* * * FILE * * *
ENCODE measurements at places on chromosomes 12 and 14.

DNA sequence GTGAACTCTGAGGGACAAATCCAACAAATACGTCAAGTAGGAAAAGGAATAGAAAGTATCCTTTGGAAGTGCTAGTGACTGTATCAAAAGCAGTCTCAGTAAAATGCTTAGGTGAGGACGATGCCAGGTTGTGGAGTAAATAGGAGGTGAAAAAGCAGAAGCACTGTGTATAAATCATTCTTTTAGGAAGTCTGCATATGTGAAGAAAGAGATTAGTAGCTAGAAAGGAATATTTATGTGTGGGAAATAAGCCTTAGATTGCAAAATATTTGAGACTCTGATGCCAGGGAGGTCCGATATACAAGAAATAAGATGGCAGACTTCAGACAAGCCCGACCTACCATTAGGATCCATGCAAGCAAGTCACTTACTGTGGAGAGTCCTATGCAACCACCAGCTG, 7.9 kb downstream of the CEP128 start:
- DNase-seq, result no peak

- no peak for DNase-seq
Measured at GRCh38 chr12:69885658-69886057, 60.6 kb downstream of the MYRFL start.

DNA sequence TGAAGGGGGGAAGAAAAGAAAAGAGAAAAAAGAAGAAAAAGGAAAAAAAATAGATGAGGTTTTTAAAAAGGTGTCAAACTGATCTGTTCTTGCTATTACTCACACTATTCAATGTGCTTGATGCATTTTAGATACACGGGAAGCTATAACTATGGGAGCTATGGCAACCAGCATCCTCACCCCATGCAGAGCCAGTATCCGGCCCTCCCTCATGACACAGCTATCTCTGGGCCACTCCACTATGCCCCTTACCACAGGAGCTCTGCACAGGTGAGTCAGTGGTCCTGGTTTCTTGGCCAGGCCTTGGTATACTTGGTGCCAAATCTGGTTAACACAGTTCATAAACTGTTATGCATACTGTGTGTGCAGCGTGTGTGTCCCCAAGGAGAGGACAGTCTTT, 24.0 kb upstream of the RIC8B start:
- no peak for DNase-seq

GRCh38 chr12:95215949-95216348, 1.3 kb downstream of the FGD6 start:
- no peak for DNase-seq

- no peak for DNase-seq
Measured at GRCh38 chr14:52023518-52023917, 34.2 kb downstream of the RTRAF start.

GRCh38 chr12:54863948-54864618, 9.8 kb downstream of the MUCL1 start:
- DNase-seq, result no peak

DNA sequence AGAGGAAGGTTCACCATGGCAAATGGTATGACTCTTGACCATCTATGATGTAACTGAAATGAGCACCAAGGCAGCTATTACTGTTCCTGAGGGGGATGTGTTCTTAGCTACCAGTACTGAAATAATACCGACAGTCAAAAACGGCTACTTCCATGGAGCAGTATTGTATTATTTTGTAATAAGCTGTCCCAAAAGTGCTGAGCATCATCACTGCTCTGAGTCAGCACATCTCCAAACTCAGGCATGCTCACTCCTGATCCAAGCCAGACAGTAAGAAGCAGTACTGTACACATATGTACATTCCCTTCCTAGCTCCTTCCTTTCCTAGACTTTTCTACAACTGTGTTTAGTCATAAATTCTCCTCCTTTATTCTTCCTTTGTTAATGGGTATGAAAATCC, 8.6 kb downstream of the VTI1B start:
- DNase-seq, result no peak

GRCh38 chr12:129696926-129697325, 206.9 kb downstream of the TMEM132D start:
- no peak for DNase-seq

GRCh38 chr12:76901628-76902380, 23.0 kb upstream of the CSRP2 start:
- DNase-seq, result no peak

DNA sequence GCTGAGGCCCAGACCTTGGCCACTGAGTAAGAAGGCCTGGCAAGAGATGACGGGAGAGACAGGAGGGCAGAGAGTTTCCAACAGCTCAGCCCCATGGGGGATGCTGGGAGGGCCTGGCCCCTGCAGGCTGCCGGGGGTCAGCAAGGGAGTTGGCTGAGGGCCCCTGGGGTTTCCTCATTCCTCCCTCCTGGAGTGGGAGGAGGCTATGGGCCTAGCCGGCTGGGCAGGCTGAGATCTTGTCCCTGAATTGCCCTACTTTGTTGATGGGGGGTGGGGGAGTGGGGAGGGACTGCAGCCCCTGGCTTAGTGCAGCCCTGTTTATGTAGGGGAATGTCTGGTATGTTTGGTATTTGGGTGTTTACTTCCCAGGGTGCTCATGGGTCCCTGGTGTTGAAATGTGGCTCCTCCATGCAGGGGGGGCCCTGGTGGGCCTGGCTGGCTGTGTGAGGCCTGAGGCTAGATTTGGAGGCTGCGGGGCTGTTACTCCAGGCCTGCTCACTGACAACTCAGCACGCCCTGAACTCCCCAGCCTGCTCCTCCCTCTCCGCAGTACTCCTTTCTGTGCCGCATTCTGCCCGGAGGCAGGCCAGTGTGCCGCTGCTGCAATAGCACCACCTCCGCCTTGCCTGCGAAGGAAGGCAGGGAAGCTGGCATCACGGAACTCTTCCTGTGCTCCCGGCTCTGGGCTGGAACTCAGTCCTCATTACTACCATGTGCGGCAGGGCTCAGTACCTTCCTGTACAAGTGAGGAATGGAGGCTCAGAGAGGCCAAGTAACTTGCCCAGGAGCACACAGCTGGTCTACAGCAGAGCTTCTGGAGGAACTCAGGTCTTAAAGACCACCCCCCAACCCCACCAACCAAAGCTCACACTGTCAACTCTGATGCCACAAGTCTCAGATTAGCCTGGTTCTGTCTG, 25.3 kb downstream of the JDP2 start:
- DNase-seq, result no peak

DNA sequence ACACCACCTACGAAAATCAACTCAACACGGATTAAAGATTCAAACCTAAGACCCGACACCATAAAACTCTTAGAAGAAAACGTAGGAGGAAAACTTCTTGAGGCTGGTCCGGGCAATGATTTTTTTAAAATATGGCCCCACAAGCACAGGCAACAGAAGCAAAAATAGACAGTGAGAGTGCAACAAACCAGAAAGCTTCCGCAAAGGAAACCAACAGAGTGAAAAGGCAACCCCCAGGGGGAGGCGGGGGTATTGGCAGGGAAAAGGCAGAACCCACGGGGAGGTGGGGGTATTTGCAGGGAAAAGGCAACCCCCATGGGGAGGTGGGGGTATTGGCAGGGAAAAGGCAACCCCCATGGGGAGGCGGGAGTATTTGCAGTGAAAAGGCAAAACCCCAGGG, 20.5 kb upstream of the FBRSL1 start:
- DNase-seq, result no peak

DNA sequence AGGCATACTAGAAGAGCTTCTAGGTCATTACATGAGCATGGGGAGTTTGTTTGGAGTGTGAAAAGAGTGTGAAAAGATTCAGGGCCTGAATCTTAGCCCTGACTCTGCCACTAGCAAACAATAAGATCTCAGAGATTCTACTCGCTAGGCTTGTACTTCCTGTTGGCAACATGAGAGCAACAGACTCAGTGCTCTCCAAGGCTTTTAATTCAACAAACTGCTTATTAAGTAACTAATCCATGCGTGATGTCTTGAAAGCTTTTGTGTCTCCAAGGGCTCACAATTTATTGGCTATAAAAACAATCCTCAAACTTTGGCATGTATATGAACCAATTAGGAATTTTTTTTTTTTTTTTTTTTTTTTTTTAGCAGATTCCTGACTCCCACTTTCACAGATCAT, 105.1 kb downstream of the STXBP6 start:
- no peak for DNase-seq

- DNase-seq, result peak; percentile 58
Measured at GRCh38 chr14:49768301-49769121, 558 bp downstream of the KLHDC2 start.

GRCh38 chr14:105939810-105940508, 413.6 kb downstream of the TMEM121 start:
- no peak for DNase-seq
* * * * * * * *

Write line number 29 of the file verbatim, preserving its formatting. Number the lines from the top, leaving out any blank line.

- no peak for DNase-seq